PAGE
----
It all comes down to the ambient light. If you perceive the background lighting as more bluish, your brain will assume that the bluish color on the dress is actually blue light hitting a white fabric and will adjust for that. If you perceive the background lighting as more gold, you’ll see the fabric as a darker blue that appears faded because of the color of the light. I thought the dress looked blue and black from the word go and that it wasn’t a close call, but to my amazement, plenty of commenters chipped in on our Headlines thread this morning to say, “nope, looks white and gold.” Good lord. You people probably think “gif” is pronounced with a hard “G” and that “Die Hard” is a Christmas movie too. Never again will I doubt American decline.

In lieu of an exit question, here’s my attempt to achieve the smartest of all global Smart Takes about the dress: It’s really a metaphor for religion, no? The atheist looks at life and sees gloomy deep blues and black. The believer looks at it and sees lovely golds and white. “What am I missing?” the atheist wonders. “Why can’t I see what they see?” Some us are just wired differently, my friends. Wired, that is, to see … the truth.


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Comments

i still don’t understand how so many people see blue and black! wtf!! if something white and gold is in a shadow, the white can look like a dull pale blue and the gold looks darker and dull. not sure how people are seeing black when there is clearly a yellowish brownish tint. and the “blue” is so pale it looks like white. i saw the website of the company that makes the dress and i saw the blue color of the dress. it’s a dark, royal blue, not even close to the grayish pale blue in the photo. aaaaaargh i know the dress is blue and black but that photo does not show it!

Sachiko on February 27, 2015 at 5:35 PM

I’ve been waiting all day for AP’s take

…though, admittedly, I was hoping for a headline more along the lines of, “I guess we need to talk about this dress which is obviously gold and white.”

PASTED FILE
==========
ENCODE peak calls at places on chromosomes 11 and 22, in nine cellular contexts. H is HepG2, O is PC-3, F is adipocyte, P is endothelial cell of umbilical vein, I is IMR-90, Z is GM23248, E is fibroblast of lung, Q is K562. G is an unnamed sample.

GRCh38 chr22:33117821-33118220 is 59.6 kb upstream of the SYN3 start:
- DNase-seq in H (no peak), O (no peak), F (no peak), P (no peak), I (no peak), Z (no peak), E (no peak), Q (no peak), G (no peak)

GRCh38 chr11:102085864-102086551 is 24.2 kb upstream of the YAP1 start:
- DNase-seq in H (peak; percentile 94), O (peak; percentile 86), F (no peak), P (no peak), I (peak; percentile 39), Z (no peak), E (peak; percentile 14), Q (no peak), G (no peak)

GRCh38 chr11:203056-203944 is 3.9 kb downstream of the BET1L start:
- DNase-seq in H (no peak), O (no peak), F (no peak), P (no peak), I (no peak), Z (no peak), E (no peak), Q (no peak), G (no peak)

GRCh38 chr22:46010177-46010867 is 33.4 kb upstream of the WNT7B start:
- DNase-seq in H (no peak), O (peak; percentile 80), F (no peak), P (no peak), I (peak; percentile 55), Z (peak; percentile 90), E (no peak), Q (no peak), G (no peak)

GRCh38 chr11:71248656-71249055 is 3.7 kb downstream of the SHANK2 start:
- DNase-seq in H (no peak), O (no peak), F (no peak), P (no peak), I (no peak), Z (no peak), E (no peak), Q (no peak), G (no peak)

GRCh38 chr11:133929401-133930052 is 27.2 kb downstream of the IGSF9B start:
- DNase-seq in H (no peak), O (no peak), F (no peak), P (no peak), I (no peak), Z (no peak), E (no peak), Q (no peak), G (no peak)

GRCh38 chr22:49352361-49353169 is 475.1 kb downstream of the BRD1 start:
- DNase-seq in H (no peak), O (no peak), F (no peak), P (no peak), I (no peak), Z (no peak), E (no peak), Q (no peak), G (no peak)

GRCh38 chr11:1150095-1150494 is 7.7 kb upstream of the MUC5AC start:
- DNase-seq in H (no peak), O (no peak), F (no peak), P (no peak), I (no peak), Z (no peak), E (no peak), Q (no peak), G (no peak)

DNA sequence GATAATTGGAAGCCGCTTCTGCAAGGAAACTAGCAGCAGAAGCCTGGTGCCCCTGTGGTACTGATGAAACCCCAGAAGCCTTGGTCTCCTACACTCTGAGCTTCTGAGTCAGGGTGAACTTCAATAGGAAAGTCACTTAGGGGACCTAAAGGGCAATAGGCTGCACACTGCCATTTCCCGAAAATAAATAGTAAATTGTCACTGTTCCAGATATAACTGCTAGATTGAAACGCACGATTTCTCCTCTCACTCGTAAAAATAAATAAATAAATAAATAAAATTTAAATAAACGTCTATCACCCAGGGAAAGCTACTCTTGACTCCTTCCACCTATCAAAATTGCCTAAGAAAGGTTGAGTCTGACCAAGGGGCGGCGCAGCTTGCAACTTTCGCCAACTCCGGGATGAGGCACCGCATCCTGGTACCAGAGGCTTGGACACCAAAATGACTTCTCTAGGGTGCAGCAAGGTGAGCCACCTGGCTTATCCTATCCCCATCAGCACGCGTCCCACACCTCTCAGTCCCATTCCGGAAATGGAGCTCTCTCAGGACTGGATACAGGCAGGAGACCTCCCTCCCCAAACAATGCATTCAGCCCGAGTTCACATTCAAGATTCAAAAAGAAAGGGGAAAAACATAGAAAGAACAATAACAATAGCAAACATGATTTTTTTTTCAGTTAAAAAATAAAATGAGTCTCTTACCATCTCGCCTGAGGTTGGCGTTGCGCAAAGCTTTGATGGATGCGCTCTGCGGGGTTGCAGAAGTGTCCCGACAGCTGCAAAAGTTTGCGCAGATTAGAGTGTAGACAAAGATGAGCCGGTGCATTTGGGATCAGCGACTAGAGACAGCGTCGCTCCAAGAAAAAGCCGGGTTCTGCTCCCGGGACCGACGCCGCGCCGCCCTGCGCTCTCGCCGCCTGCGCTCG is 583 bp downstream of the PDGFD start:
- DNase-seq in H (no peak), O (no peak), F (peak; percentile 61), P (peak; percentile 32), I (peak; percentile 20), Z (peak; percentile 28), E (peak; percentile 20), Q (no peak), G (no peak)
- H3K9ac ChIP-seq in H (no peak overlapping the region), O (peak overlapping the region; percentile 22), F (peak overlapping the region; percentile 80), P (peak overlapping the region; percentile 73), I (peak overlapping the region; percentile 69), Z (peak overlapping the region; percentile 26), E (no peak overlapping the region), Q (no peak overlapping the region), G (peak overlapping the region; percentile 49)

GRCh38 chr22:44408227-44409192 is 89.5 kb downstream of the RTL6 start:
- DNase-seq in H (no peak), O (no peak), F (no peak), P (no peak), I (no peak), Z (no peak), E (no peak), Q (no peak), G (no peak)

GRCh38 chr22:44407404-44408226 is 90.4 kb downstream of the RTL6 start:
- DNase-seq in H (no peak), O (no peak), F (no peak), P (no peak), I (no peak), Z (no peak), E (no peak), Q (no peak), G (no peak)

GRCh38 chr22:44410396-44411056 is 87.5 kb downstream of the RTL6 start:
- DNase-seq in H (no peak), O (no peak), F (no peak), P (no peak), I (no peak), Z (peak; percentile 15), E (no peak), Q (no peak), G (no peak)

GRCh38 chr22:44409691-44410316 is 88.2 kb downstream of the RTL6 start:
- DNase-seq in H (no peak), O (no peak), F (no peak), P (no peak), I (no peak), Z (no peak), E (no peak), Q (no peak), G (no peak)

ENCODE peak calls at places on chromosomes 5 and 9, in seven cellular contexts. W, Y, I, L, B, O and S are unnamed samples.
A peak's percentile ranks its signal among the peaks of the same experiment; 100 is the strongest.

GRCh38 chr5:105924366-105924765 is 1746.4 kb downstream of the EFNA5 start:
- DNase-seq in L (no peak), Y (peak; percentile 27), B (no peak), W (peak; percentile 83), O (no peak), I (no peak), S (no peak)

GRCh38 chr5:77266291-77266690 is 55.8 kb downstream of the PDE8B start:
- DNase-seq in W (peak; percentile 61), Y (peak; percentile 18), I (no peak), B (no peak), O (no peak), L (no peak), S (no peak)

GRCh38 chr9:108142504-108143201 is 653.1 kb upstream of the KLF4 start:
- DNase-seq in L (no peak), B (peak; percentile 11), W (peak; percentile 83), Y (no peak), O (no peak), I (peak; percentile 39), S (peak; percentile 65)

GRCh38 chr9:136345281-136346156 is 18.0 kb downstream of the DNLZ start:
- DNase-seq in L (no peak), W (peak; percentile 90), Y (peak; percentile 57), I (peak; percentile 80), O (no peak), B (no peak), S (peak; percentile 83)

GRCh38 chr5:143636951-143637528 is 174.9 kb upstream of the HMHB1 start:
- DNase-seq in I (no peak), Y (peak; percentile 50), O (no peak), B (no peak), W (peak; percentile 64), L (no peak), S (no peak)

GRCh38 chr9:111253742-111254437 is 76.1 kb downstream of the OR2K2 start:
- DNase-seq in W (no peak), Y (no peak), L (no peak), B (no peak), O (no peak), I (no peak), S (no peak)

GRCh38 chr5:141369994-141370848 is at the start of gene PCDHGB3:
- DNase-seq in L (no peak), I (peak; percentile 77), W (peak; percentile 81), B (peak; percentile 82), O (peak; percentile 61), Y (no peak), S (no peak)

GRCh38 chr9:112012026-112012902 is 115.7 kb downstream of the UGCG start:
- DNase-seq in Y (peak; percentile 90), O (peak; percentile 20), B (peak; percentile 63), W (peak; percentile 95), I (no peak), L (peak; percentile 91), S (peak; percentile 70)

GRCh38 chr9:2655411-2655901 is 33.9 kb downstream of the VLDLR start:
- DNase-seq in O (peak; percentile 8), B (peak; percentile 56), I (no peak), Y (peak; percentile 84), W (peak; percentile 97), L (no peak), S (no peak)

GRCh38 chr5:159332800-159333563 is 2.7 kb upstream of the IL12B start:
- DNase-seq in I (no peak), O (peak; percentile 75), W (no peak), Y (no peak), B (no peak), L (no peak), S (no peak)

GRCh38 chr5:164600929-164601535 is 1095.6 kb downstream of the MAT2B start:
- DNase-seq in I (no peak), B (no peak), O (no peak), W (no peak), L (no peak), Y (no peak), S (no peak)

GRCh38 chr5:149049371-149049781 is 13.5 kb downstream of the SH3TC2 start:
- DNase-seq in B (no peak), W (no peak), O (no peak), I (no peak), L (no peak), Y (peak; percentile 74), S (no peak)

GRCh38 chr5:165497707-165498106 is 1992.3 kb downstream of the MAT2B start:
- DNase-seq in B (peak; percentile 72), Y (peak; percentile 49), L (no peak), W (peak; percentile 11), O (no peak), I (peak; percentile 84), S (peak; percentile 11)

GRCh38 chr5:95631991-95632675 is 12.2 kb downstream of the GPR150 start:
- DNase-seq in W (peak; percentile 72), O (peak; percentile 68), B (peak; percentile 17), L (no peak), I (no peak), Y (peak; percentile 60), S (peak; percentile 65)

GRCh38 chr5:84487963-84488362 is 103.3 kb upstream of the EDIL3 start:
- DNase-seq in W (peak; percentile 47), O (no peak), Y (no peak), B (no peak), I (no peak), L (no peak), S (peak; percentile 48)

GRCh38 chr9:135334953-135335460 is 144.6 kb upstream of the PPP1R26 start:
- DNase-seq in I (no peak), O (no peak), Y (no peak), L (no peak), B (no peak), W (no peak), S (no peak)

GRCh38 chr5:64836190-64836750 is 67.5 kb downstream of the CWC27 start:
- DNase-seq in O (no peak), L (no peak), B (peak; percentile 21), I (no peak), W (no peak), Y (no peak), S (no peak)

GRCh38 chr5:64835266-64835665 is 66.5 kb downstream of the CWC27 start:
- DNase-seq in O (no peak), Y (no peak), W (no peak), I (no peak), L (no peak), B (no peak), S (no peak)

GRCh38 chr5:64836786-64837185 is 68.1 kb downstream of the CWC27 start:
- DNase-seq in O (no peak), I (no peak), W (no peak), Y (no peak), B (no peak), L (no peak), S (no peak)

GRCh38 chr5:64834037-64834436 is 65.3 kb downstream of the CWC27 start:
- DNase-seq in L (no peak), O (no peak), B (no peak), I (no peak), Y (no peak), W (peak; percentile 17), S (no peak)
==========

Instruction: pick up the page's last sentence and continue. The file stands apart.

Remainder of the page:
calbear on February 27, 2015 at 5:40 PM

I see blue and gold — whatever that’s supposed to mean.

Aizen on February 27, 2015 at 3:22 PM

Navy.

Buck Farky on February 27, 2015 at 5:45 PM

Whoa, that’s freaky. The Five were just talking about this, and one of the fill-in hosts said to focus on the gold, and to tell yourself to see it as brown. Once I started focusing on the darker “gold” section, the white turned blue and the brown slowly became black. Neat!

Stoic Patriot on February 27, 2015 at 5:46 PM

I saw blue and brown, but the dress is obviously darker as the photo is terribly overexposed. The argument in my house was how dark the blue was.

Buck Farky on February 27, 2015 at 5:47 PM

I see all the images and all I see is blue and black. I can’t even express how crazy it is for my entire family to be divided on the same picture, same screen, same resolution.

Bee on February 27, 2015 at 5:52 PM

So much for eyewitness evidence in criminal cases.
It’s well known that people see colors differently (especially blues and greens) and that the lighting affects perception.
So, the truth is, nothing is any color at all?!?!

It’s all in the mind.

AesopFan on February 27, 2015 at 6:08 PM

My husband couldn’t understand the big deal when it was obviously blue and black. No, honey, I said. It looks white and gold. He was aghast. The dress is actually blue and black but I STILL see white and gold. I guess he’s going to be picking out the house colors.

Alibali on February 27, 2015 at 6:09 PM

Photoshop tells me the dress in the picture is a dirty orange and a desaturated light blue/white with a bluish tint.

Science.

What it’s like on the other side of the lens I don’t know and don’t care.

JSchuler on February 27, 2015 at 6:14 PM

This is seriously the most awesome thing ever….

Seamus on February 27, 2015 at 6:36 PM

I initially saw white and gold. But if I look at the picture with the dress isolated, peep-hole through my fist, I can only see blue.

Serious Cat on February 27, 2015 at 7:13 PM